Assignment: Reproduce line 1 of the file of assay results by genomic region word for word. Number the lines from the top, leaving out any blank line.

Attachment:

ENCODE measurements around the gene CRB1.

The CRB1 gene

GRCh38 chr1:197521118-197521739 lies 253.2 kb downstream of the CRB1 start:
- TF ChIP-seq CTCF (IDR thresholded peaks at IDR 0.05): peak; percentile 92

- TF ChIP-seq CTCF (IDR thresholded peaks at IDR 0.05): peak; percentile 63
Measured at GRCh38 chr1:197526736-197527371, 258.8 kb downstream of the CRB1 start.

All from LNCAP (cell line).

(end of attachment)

ENCODE measurements around the gene CRB1.